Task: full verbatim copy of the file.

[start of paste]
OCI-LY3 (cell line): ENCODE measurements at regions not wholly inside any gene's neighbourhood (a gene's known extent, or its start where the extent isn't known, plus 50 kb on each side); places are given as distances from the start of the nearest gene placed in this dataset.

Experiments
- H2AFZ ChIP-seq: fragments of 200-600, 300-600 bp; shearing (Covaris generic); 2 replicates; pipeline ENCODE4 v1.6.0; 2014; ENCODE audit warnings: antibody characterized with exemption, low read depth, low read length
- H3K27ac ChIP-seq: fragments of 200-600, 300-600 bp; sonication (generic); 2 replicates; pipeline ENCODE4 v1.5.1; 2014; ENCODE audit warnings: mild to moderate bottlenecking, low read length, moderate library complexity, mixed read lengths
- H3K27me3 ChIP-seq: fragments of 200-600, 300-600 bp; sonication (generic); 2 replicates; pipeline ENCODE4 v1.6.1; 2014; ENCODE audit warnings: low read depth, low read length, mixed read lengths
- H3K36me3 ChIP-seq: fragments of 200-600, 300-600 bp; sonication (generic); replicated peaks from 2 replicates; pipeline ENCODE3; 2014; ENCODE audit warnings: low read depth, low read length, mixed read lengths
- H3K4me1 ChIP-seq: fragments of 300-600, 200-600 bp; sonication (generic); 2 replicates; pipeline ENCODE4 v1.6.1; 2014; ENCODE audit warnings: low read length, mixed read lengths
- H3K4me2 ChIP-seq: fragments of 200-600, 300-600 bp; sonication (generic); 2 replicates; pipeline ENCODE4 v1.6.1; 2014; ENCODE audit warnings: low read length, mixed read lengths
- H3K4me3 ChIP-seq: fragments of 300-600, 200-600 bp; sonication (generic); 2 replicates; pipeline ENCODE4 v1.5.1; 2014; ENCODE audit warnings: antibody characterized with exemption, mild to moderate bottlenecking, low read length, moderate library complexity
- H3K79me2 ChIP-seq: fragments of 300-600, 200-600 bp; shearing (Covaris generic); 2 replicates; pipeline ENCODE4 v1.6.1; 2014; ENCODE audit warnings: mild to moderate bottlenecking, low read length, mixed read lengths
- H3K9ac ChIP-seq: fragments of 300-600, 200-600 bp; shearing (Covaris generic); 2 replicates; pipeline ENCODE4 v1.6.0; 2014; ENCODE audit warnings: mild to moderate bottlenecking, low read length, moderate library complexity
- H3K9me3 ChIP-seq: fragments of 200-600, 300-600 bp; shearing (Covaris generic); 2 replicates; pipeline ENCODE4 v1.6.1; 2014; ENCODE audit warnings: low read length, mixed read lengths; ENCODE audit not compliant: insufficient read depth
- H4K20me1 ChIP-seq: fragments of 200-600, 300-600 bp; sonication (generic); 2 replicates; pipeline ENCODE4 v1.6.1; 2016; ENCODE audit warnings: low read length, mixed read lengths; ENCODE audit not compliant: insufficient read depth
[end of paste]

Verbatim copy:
OCI-LY3 (cell line): ENCODE measurements at regions not wholly inside any gene's neighbourhood (a gene's known extent, or its start where the extent isn't known, plus 50 kb on each side); places are given as distances from the start of the nearest gene placed in this dataset.

Experiments
- H2AFZ ChIP-seq: fragments of 200-600, 300-600 bp; shearing (Covaris generic); 2 replicates; pipeline ENCODE4 v1.6.0; 2014; ENCODE audit warnings: antibody characterized with exemption, low read depth, low read length
- H3K27ac ChIP-seq: fragments of 200-600, 300-600 bp; sonication (generic); 2 replicates; pipeline ENCODE4 v1.5.1; 2014; ENCODE audit warnings: mild to moderate bottlenecking, low read length, moderate library complexity, mixed read lengths
- H3K27me3 ChIP-seq: fragments of 200-600, 300-600 bp; sonication (generic); 2 replicates; pipeline ENCODE4 v1.6.1; 2014; ENCODE audit warnings: low read depth, low read length, mixed read lengths
- H3K36me3 ChIP-seq: fragments of 200-600, 300-600 bp; sonication (generic); replicated peaks from 2 replicates; pipeline ENCODE3; 2014; ENCODE audit warnings: low read depth, low read length, mixed read lengths
- H3K4me1 ChIP-seq: fragments of 300-600, 200-600 bp; sonication (generic); 2 replicates; pipeline ENCODE4 v1.6.1; 2014; ENCODE audit warnings: low read length, mixed read lengths
- H3K4me2 ChIP-seq: fragments of 200-600, 300-600 bp; sonication (generic); 2 replicates; pipeline ENCODE4 v1.6.1; 2014; ENCODE audit warnings: low read length, mixed read lengths
- H3K4me3 ChIP-seq: fragments of 300-600, 200-600 bp; sonication (generic); 2 replicates; pipeline ENCODE4 v1.5.1; 2014; ENCODE audit warnings: antibody characterized with exemption, mild to moderate bottlenecking, low read length, moderate library complexity
- H3K79me2 ChIP-seq: fragments of 300-600, 200-600 bp; shearing (Covaris generic); 2 replicates; pipeline ENCODE4 v1.6.1; 2014; ENCODE audit warnings: mild to moderate bottlenecking, low read length, mixed read lengths
- H3K9ac ChIP-seq: fragments of 300-600, 200-600 bp; shearing (Covaris generic); 2 replicates; pipeline ENCODE4 v1.6.0; 2014; ENCODE audit warnings: mild to moderate bottlenecking, low read length, moderate library complexity
- H3K9me3 ChIP-seq: fragments of 200-600, 300-600 bp; shearing (Covaris generic); 2 replicates; pipeline ENCODE4 v1.6.1; 2014; ENCODE audit warnings: low read length, mixed read lengths; ENCODE audit not compliant: insufficient read depth
- H4K20me1 ChIP-seq: fragments of 200-600, 300-600 bp; sonication (generic); 2 replicates; pipeline ENCODE4 v1.6.1; 2016; ENCODE audit warnings: low read length, mixed read lengths; ENCODE audit not compliant: insufficient read depth